Economies of Latin America at the epicenter of the coronavirus crisis

Yakovlev P.P.


Сoronavirus was detected in Latin America a little later than it was in Europe, but very soon the Latin American region was at the epicenter of COVID-19. At the same time, the pandemic not only identified the most vulnerable parts in national healthcare systems in most countries of the region, but also played the role of an accelerator of the crises that have developed in the last decade and have placed Latin America at the epicenter of the coronavirus crisis. The shock that COVID-19 caused in the region motivated the business community and the political establishment to make a significant adjustment to the economic growth strategy and forced to introduce new elements into it. Two factors have become the most important in the regional macroeconomic policy: the digitalization of production processes and the technological renewal of a number of key industries that determine the place and role of Latin America in the global division of labor. First of all, we are talking about the energy and mining sector. The efforts made and the improvement of the global situation allowed Latin American countries to begin their way out of the crisis in 2021: regional GDP grew significantly, and exports increased sharply. These are encouraging facts indicating the emergence of new positive trends in the Latin American economy even in the extreme conditions of the coronacrisis. The problem, however, is that the formation of extremely important innovative trends associated with the spread of digitalization and advanced production technologies was not accompanied by the implementation of long-overdue institutional and structural transformations, as well as the necessary social reforms. This circumstance reduces the significance of the successes achieved and calls into question the prospects for Latin America to enter the trajectory of sustainable inclusive development.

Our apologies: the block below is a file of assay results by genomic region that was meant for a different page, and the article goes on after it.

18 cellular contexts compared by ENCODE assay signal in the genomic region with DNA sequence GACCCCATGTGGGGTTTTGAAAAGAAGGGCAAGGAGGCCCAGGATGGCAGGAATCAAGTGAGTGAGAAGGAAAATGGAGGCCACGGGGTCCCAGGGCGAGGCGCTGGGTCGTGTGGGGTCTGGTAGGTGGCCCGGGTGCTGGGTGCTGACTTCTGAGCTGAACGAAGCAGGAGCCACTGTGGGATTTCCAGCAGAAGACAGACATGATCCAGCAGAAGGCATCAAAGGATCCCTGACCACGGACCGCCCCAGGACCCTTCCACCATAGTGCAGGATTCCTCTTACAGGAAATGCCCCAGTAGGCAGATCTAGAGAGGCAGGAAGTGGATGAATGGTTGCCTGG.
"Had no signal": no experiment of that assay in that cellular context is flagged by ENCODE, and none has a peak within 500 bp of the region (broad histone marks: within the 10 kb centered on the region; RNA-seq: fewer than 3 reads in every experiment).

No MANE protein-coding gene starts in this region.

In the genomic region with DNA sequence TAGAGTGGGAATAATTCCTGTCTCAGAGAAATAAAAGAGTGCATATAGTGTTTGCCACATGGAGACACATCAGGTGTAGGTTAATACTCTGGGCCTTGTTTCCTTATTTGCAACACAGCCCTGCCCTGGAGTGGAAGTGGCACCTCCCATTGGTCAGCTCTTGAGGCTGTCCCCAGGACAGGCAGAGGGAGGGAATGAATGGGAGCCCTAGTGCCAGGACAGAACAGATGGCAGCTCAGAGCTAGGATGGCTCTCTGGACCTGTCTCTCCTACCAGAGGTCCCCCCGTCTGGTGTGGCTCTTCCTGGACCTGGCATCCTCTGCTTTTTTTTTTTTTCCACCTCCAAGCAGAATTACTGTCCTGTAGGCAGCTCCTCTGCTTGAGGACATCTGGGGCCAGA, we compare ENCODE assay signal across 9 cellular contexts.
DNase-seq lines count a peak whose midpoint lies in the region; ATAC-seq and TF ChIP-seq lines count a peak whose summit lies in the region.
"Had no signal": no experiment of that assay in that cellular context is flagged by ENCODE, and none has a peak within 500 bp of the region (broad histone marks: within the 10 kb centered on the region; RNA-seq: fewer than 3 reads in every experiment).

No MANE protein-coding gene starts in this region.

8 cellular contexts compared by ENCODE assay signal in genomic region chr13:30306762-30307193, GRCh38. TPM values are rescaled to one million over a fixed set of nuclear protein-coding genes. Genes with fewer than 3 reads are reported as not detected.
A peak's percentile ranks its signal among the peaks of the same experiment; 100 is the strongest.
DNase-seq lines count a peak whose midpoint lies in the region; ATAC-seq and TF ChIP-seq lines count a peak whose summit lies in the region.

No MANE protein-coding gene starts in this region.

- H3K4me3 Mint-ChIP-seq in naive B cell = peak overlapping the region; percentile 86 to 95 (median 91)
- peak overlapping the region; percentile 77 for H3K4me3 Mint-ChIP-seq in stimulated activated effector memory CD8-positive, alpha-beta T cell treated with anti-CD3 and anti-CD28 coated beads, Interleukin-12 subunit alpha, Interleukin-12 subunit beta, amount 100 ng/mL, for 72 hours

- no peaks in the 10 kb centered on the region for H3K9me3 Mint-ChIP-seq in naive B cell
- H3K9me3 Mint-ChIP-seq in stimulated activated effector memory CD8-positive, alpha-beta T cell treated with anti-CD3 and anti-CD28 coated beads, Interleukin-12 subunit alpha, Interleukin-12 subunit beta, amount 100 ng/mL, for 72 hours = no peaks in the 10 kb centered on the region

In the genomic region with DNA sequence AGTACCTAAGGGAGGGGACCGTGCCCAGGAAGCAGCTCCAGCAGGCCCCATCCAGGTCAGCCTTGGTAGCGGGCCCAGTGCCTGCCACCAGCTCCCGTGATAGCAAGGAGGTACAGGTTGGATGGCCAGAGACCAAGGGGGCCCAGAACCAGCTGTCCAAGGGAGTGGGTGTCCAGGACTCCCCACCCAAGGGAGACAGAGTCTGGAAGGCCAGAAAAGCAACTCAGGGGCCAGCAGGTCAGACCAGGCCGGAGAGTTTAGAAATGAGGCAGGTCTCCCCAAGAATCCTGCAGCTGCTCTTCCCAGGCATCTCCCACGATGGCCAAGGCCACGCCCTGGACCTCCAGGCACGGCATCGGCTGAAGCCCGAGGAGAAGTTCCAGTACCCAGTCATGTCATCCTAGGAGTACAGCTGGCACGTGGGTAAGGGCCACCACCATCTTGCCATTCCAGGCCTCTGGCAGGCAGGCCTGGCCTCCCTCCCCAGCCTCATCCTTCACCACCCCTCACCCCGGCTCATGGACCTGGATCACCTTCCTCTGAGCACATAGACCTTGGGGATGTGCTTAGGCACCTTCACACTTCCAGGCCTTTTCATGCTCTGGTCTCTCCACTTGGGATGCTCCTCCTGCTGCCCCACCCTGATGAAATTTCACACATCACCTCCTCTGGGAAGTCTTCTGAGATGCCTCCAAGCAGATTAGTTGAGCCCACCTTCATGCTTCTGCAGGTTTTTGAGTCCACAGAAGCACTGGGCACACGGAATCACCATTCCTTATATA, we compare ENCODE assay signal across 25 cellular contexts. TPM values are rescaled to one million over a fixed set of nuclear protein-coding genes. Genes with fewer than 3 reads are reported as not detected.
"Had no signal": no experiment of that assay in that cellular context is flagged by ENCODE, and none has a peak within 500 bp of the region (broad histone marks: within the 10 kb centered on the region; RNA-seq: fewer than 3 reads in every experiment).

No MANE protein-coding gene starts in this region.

COVID-19; Latin America; healthcare problems; coronacrisis; economic recovery; digitalization; technological renewal; social reforms.

DOI: 10.31249/rsm/2023.01.06

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